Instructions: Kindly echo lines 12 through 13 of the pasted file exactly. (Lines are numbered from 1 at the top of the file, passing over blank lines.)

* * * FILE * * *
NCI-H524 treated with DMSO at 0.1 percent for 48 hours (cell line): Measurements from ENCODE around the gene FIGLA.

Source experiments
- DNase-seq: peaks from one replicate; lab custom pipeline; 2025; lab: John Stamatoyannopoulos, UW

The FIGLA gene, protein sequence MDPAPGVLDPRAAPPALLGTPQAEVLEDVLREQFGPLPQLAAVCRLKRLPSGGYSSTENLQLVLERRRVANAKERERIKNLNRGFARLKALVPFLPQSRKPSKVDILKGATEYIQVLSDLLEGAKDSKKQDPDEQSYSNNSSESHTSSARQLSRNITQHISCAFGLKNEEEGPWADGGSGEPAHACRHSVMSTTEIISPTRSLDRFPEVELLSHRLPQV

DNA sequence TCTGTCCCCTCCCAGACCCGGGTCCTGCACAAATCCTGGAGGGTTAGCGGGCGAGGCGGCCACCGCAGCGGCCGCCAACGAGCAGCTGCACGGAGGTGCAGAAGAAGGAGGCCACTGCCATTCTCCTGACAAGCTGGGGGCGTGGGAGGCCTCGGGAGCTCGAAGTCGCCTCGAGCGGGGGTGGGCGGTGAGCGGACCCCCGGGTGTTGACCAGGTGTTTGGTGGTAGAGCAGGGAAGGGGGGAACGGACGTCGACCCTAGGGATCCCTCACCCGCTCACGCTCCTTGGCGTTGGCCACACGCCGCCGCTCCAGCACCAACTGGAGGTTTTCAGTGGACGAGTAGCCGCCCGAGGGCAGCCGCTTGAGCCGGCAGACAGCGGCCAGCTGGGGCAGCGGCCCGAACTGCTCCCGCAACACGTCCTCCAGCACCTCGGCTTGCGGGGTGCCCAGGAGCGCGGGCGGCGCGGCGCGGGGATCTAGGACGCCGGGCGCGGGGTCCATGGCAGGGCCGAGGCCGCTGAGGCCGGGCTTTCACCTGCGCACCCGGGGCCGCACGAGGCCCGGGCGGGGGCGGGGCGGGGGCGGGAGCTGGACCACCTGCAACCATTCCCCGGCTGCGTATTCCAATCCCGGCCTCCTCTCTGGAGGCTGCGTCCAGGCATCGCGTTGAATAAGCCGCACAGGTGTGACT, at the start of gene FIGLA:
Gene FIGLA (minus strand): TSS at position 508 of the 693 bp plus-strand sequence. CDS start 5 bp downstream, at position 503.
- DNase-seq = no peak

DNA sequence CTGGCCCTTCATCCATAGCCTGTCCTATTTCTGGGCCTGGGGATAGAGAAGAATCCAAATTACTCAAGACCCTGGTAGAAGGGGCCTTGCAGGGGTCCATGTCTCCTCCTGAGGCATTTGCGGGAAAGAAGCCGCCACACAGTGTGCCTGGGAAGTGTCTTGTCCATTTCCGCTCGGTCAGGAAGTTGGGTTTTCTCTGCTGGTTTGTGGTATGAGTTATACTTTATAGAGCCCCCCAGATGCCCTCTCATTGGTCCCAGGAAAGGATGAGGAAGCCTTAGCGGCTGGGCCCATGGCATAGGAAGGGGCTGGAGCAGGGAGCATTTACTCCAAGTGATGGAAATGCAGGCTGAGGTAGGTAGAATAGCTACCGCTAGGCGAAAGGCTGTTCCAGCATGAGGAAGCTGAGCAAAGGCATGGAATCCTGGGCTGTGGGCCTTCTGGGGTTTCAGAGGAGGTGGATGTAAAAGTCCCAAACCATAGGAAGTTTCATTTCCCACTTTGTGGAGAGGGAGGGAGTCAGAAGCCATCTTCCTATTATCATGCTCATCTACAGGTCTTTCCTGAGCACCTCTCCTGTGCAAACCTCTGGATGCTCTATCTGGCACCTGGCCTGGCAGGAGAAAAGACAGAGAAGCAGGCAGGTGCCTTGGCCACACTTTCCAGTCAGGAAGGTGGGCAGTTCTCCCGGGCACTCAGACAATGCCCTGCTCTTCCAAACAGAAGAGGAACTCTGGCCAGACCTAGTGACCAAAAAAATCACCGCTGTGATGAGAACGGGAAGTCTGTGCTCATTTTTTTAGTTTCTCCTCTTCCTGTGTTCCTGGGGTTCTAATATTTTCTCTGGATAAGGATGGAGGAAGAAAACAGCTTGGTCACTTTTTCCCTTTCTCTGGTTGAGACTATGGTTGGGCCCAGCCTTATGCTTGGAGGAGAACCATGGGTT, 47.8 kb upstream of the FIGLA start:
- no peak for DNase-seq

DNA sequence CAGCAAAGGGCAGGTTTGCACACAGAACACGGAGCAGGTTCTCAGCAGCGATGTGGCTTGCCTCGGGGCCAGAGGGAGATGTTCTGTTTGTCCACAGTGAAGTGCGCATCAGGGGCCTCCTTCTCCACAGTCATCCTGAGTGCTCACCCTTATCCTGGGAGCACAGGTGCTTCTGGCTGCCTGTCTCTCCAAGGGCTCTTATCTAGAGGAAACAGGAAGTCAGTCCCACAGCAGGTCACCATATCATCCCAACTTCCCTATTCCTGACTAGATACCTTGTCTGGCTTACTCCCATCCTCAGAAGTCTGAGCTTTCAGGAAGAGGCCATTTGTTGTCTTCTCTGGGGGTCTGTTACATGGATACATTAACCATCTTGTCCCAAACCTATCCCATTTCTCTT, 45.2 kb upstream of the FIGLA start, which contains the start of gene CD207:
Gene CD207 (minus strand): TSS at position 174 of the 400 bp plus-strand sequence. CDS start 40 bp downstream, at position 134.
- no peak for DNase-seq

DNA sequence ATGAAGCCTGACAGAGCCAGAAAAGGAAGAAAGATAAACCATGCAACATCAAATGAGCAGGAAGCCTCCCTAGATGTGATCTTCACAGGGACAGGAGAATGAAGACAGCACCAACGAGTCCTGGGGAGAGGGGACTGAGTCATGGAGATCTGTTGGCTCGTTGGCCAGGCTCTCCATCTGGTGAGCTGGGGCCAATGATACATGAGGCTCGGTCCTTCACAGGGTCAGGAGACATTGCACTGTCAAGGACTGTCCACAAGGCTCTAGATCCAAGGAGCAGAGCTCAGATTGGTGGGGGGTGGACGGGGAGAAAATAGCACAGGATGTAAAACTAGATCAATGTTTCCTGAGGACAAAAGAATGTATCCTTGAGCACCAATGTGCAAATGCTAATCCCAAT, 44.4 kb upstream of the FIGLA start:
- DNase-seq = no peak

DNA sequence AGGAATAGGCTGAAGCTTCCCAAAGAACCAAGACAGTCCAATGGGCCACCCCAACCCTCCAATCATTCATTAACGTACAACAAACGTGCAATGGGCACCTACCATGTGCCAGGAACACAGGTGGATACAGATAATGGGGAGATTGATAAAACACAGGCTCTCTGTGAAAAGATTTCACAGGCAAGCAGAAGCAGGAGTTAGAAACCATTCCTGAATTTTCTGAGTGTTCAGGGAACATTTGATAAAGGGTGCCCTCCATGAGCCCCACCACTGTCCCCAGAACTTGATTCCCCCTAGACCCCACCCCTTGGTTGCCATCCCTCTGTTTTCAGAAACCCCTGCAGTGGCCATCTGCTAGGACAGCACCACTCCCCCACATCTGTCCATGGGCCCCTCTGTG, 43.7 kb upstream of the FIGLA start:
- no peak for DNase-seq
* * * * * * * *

- no peak for DNase-seq

DNA sequence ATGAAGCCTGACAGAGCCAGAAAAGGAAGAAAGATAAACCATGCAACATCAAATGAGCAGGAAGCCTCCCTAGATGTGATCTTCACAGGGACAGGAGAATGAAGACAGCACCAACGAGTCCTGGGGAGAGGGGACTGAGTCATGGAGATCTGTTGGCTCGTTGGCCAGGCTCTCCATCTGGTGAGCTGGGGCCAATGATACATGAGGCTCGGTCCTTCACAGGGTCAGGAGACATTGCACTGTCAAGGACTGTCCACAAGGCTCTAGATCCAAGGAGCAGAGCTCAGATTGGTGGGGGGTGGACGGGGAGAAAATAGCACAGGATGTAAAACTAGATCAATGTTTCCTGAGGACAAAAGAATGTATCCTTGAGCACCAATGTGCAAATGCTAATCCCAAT, 44.4 kb upstream of the FIGLA start: